There are also many other nesting water and wetland birds. There is water almost everywhere on the open peatlands and it can be hard to classify habitat as one thing or the other. Sandhill Cranes nest and flock here in considerable numbers. The raptor community includes Bald and Golden Eagle, Rough-legged Hawk, Northern Goshawk, Northern Harrier, Osprey, and migrants or winter visitors such as the Gyrfalcon and Peregrine Falcon. This is the southern nesting range of the Snowy Owl, though the Short-eared Owl is more common. In treed areas, Boreal Owl, Northern Hawk Owl, and others nest. The Willow Ptarmigan is the most common nesting grouse species in this area; the Rock Ptarmigan visits in winter; the Sharp-tailed Grouse is a year-round resident in certain areas (perhaps surprising to some) and Spruce Grouse is found in treed areas. The open habitats host many songbird species too: sparrows including White-crowned, American Tree, Savannah, Nelson’s, and even a few LeConte’s; Horned Larks, American Pipits, Lapland Longspurs, and Snow Bunting mostly in migration. Species such as Horned Lark, Nelson’s Sparrow, Northern Pintail, and others have a fascinating distribution with strong populations or subspecies nesting in the Hudson Bay lowlands and populations in the prairies, but not in the intervening boreal forest. All of the above good company means that even when standing in what seems like the middle of nowhere, you are surrounded by bird song and opportunities to observe fascinating behaviors. In the spring, it seems like there is a song coming from every bush or peat hummock, but the songbird abundance is arguably most understandable in late summer when there are begging juveniles all around. Though the passerine migration may seem less of a spectacle than the flocks of waterfowl and shorebirds, they are nonetheless abundant. Sometimes, the rocks or flooded flats see large flocks of longspurs, sparrows, larks, pipits, and even warblers alongside shorebirds and other birds, especially after the receding tide. Of course, they are joined by many other animals as well.
Depending on where you are, the treeline (in reality more of a gentle transition than a hard line) can be close to the Hudson Bay coast or well inland; for example, on the north bank of the Seal River, the treeline is approximately 3.2 km (2 miles) inland. Nonetheless, beyond the trees and shrubs that line the Caribou River, as you head north, it becomes clear you are leaving the trees. Near the Manitoba-Nunavut land border, the treeline is already well over 100 km inland and angling northwest. The vague transition from treed areas to open peatlands enhances the biodiversity of the Hudson Bay lowlands. Some species are quite specialized to the treeline area broadly speaking and the mosaic of open areas with scattered trees: Smith’s Longspur and Harris’s Sparrow are perhaps the two most famous examples, whose global breeding ranges broadly parallel the North American treeline, nesting nowhere else. In treed areas, one can experience the richness of the northern boreal forest, with so many species including woodpeckers such as the American Three-toed; Common Nighthawk, flycatchers such as Yellow-bellied Flycatcher; thrushes such as Gray-cheeked Thrush, Boreal Chickadee (and a few Black-capped); kinglets (especially Ruby-crowned); Northern Shrike; Bohemian Waxwing; warblers including Blackpoll, Palm, Yellow-rumped, Yellow and Northern Waterthrush; blackbirds such as Rusty Blackbird; and many finches including White-winged Crossbills, Pine Grosbeak and both redpoll species… and this is just a small selection of the many bird species that nest in the forests near the treeline!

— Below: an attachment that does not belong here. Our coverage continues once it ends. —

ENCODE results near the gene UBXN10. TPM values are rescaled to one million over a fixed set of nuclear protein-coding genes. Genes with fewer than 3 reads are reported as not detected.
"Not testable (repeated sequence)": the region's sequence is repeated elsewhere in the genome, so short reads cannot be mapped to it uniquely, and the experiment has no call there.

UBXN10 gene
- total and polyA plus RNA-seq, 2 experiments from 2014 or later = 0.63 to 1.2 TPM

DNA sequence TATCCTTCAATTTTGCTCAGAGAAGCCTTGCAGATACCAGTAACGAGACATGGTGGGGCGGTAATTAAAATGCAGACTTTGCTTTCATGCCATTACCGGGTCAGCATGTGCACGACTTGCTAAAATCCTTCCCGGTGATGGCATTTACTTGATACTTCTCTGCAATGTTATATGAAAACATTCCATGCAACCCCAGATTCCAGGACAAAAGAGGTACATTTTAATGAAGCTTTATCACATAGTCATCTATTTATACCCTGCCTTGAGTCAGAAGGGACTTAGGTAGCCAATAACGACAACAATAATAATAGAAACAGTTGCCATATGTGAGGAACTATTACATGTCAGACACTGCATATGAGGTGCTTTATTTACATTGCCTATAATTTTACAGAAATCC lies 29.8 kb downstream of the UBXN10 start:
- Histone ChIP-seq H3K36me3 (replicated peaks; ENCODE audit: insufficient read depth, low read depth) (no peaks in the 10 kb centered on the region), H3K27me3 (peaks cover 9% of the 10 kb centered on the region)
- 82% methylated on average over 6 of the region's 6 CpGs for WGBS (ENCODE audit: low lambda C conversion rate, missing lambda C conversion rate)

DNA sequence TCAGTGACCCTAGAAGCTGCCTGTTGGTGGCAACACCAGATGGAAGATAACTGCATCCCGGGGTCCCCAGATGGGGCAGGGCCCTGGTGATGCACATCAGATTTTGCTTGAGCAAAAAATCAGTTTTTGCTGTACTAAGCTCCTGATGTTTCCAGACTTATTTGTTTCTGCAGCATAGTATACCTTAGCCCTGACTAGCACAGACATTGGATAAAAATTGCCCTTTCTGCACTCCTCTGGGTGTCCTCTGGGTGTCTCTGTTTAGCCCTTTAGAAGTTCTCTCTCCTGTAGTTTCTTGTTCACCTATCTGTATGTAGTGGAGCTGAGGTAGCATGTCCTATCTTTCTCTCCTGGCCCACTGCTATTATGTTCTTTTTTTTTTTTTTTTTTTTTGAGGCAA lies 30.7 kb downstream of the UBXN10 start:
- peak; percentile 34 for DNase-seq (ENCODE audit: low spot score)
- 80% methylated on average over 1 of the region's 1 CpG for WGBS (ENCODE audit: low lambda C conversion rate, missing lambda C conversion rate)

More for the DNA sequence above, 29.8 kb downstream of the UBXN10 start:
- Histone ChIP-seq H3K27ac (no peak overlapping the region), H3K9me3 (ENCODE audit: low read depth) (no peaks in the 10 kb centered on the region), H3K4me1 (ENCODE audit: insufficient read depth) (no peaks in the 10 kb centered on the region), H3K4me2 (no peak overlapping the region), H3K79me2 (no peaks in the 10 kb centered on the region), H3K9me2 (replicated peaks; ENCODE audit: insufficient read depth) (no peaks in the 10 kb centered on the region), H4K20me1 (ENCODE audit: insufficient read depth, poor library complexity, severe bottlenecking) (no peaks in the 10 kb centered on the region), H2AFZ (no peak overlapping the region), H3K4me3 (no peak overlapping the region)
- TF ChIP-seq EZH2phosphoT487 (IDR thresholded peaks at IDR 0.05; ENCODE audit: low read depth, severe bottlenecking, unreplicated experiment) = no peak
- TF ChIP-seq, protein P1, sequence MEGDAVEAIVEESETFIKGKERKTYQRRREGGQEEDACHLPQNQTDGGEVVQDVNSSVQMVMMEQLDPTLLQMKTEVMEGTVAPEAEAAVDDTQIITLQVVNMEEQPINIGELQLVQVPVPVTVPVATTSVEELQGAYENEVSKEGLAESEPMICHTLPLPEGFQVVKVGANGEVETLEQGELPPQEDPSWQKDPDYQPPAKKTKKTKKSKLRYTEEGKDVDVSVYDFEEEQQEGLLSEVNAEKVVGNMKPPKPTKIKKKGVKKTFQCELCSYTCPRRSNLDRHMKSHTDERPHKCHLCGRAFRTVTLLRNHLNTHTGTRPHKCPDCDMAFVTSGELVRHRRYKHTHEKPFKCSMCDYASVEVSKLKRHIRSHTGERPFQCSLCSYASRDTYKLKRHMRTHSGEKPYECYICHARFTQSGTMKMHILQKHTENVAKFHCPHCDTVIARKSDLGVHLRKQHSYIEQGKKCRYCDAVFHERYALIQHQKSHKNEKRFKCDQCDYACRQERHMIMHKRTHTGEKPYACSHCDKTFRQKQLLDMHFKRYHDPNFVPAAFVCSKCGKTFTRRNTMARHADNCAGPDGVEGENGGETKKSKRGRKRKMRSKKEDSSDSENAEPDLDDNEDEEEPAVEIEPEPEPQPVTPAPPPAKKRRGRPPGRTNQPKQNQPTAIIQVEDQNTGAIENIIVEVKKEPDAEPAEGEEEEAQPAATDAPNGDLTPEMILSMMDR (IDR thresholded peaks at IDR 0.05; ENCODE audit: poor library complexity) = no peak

Visiting this area can be a bit of a challenge but still ranks high on many people’s bucket lists. It is vast and thinly populated. Many of the areas mentioned, including some of the reserves, are fly-in only, accessible only by train or boat, or in the winter by a winter ice road. Much of the area is muskeg and building roads is not feasible. Churchill, on the shore of Hudson Bay, has become a well-known hotspot for birding and polar bear tours and is only accessible by train or air. Many tour companies lead birding tours in the Churchill area and independent travel is feasible. The experience of this rich area is well worth the extra effort to get there. Many of the Indigenous nations who are leading IPCA efforts also want to develop eco- and cultural tourism operations as a way of sharing this beauty with the world. Developing sustainable conservation-based economies—in place of high-impact industrial development—better supports the operations and maintenance of their IPCAs, their communities, and their people.
The magic of the Hudson Bay lowlands is thus a special combination of staggering abundance and unexpected diversity. It is a richness that is hard to comprehend until you experience it with all your senses… and it really does fill all your senses! The Indigenous peoples who have so long respected and immersed themselves in this world, are working tirelessly to safeguard these magical places and their dynamic web of life. The birds that fly from these lands and waters replenish ecosystems far away and grace the lives of people throughout the Americas with music and color. The proposed IPCAs and all the care that goes into them are a gift to the whole world, benefitting us all and deserving our full support!
*Sources: Nêhinawêwin words by James Fox & https://creedictionary.com; Dene words from Dëne Dédliné Yatié ʔerehtł’íscho (Chipweyan Dictionary); Inuktitut words from https://glosbe.com. Bird names are cited here in the singular form.